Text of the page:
Mount Sinai Health System staff marched up Fifth Avenue from 26th Street to 52nd Street in the 2015 America’s Parade New York City on Veterans Day, Wednesday, November 11, honoring the service of United States veterans and saluting those currently serving. This year’s Parade commemorated the 70th anniversary of the end of World War II and the 25th anniversary of Operation Desert Shield. The Mount Sinai Health System Military/Veterans Employee Resource Group (ERG) took the lead in organizing staff participation. The ERG is an Office for Diversity and Inclusion initiative that aims to create an inclusive work environment, inspire peer-to-peer mentorship, and collaborate on programs for staff who are members of the military or veterans.
Luncheon Chairs of the Mount Sinai Women’s Health Day of Learning and Luncheon included, from left: Jennifer Gersten Price, Judy Gersten, Carol Lowenthal, Lisa Lowenthal Pruzan, Leni May, Leslie May Blauner, and Jane G. Rittmaster. Not pictured, Luncheon Chair Kira Copperman, Friends of Mount Sinai Chair Carolyn B. Sicher, PsyD, and Doctor Chairs Michael Brodman, MD, Mary Ann McLaughlin MD, MPH, FACC, and Joanne Stone, MD.
Nearly 400 attendees came to hear leading Mount Sinai Health System physicians at the Women’s Health Day of Learning and Luncheon on Thursday, November 12, at The Plaza.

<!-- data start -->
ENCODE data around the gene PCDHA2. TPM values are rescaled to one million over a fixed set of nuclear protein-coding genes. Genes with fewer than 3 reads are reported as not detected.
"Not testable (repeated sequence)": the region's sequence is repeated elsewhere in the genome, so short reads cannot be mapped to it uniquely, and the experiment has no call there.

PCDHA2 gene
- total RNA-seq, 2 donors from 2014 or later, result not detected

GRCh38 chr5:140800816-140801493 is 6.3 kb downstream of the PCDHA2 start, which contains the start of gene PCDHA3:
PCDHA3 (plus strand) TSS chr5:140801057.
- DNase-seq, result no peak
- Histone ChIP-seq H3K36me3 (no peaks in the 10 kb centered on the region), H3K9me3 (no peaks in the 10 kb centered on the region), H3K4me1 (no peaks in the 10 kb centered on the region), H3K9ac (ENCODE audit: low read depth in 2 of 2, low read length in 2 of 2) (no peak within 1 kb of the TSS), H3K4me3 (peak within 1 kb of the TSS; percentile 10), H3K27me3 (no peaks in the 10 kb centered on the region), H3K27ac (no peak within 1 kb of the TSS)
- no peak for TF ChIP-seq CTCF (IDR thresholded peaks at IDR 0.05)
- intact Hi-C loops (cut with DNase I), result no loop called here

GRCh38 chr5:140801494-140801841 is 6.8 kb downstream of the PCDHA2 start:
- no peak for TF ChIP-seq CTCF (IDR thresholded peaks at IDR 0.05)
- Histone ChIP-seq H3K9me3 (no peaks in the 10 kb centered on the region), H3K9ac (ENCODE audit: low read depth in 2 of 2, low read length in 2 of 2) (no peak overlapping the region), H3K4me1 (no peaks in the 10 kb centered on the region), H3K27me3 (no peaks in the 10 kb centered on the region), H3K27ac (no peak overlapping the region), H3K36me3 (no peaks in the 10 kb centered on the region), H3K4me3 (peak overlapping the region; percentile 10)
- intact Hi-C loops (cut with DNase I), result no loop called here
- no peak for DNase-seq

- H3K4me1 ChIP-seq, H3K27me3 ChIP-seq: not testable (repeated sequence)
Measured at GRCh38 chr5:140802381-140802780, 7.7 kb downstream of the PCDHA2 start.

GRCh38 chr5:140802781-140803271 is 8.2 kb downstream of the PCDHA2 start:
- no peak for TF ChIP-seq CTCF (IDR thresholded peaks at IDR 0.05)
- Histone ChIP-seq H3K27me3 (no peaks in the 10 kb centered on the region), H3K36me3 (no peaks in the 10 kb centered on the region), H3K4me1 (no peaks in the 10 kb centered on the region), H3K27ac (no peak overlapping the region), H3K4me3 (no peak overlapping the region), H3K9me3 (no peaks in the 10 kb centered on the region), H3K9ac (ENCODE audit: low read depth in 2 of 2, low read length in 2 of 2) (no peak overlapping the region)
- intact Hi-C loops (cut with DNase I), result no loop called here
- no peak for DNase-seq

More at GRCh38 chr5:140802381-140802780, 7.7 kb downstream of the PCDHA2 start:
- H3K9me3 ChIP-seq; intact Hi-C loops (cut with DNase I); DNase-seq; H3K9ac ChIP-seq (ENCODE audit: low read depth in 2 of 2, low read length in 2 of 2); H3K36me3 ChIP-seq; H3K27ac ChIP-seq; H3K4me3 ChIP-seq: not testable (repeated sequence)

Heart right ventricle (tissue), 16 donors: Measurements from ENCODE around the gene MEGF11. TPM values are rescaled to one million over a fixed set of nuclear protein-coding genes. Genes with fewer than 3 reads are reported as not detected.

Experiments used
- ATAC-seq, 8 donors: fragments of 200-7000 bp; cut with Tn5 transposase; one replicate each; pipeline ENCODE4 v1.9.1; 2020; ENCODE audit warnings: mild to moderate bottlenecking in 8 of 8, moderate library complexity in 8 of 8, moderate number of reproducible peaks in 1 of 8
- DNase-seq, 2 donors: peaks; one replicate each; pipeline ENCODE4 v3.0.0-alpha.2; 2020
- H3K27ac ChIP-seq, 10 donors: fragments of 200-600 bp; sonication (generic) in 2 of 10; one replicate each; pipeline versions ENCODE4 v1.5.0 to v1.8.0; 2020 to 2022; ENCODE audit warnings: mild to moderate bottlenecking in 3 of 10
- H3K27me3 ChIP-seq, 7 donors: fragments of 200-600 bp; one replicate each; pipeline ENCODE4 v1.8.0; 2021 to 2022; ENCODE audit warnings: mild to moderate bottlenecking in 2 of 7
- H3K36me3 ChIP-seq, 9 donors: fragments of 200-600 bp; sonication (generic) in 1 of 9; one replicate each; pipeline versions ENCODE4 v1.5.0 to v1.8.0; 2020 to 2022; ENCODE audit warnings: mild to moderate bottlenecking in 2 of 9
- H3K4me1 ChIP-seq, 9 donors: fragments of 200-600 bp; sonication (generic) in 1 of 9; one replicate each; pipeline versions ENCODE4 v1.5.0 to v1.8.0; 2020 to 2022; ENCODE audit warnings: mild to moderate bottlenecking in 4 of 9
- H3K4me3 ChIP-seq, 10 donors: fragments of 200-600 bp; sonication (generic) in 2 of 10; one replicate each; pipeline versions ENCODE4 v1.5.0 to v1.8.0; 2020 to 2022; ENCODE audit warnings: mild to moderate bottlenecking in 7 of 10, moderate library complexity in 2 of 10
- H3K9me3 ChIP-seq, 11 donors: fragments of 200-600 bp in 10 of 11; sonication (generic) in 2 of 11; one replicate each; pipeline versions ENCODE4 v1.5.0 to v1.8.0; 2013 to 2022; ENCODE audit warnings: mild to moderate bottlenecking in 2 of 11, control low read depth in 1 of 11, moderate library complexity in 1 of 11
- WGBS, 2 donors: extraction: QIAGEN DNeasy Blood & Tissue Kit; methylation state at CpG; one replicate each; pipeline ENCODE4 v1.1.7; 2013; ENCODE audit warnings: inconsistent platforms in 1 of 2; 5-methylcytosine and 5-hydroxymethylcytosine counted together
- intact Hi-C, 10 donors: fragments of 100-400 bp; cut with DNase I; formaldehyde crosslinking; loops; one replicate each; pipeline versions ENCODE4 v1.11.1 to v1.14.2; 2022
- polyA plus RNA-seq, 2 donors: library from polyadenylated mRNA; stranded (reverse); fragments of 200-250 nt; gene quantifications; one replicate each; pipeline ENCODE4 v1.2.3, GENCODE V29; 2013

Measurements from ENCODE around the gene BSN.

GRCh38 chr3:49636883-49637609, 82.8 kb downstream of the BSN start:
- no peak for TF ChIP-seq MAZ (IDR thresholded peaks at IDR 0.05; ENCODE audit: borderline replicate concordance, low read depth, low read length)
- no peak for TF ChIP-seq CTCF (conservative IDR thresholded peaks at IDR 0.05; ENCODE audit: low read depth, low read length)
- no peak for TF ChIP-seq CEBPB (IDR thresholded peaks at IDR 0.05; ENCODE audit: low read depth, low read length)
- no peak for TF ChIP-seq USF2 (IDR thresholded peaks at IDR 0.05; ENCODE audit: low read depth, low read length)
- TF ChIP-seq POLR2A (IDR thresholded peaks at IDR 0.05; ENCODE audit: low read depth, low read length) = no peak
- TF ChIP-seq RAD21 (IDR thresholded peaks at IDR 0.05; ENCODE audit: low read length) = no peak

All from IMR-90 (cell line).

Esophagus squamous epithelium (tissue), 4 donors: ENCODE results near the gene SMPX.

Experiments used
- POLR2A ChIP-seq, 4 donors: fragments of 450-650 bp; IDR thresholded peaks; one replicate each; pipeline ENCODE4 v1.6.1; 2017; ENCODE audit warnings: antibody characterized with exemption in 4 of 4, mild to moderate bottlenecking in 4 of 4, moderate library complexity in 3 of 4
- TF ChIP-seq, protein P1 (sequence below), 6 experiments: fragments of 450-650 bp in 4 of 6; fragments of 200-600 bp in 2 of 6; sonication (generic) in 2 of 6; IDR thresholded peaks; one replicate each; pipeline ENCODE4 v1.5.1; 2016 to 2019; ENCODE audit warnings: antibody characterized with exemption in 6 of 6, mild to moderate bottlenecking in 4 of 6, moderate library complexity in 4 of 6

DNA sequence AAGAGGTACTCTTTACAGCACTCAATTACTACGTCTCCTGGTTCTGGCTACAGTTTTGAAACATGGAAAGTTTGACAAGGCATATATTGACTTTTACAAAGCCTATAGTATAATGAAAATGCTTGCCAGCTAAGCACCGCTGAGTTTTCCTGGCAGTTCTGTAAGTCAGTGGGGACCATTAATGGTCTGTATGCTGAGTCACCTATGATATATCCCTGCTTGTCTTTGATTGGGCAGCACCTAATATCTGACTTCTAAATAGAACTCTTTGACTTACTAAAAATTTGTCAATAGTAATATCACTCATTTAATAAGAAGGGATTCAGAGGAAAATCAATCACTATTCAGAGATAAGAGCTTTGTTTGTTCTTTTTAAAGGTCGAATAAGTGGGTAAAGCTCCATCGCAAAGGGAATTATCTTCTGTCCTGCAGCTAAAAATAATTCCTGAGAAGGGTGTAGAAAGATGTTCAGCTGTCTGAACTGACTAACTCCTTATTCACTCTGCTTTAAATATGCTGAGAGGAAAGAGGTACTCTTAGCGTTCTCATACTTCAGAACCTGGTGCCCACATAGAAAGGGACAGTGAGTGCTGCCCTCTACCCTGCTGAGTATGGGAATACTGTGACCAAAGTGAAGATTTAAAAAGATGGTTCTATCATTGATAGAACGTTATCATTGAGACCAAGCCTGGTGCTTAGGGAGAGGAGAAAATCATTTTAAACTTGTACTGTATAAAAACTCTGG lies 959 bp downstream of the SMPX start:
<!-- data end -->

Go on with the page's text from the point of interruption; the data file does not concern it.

Guests had the choice of attending one of three seminars: “Your Story—Puberty to Menopause,” “Every Breath You Take,” and “Where Did I Put My Keys?” Michael Brodman, MD, Professor and System Chair, The Ellen and Howard C. Katz Chairman’s Chair, Department of Obstetrics, Gynecology and Reproductive Science, Icahn School of Medicine at Mount Sinai, welcomed guests and spoke about the exceptional care across many specialties that the Mount Sinai Health System provides to women throughout their lives. Stacy London, co-host of TLC’s popular show What Not to Wear, served as keynote speaker. She discussed her personal struggle with psoriasis, body image, and weight.
Joan Reede ISMMS ’80, MD, MPH, MS, MBA
“I think my fellows call me fair, my fellows call me tough… and a lot of them call me mom.” So says Joan Reede ISMMS ’80, MD, MPH, MS, MBA. Dean for Diversity and Community Partnership and Associate Professor of Medicine at Harvard Medical School (HMS), Dr. Reede is the first African-American woman to be a dean at the school. Read more
Jeremy Abramson, MD, ISMMS ’00
To hear the passion and conviction with which he speaks of medicine and the connection between physician and patient, it might seem clear that Jeremy Abramson, MD, ISMMS ’00, was born to be a doctor. Yet Dr. Abramson, Clinical Director of the Lymphoma Program at the Cancer Center of Massachusetts General Hospital and an Assistant Professor in the Department of Medicine at Harvard Medical School, very nearly choose another career. Read more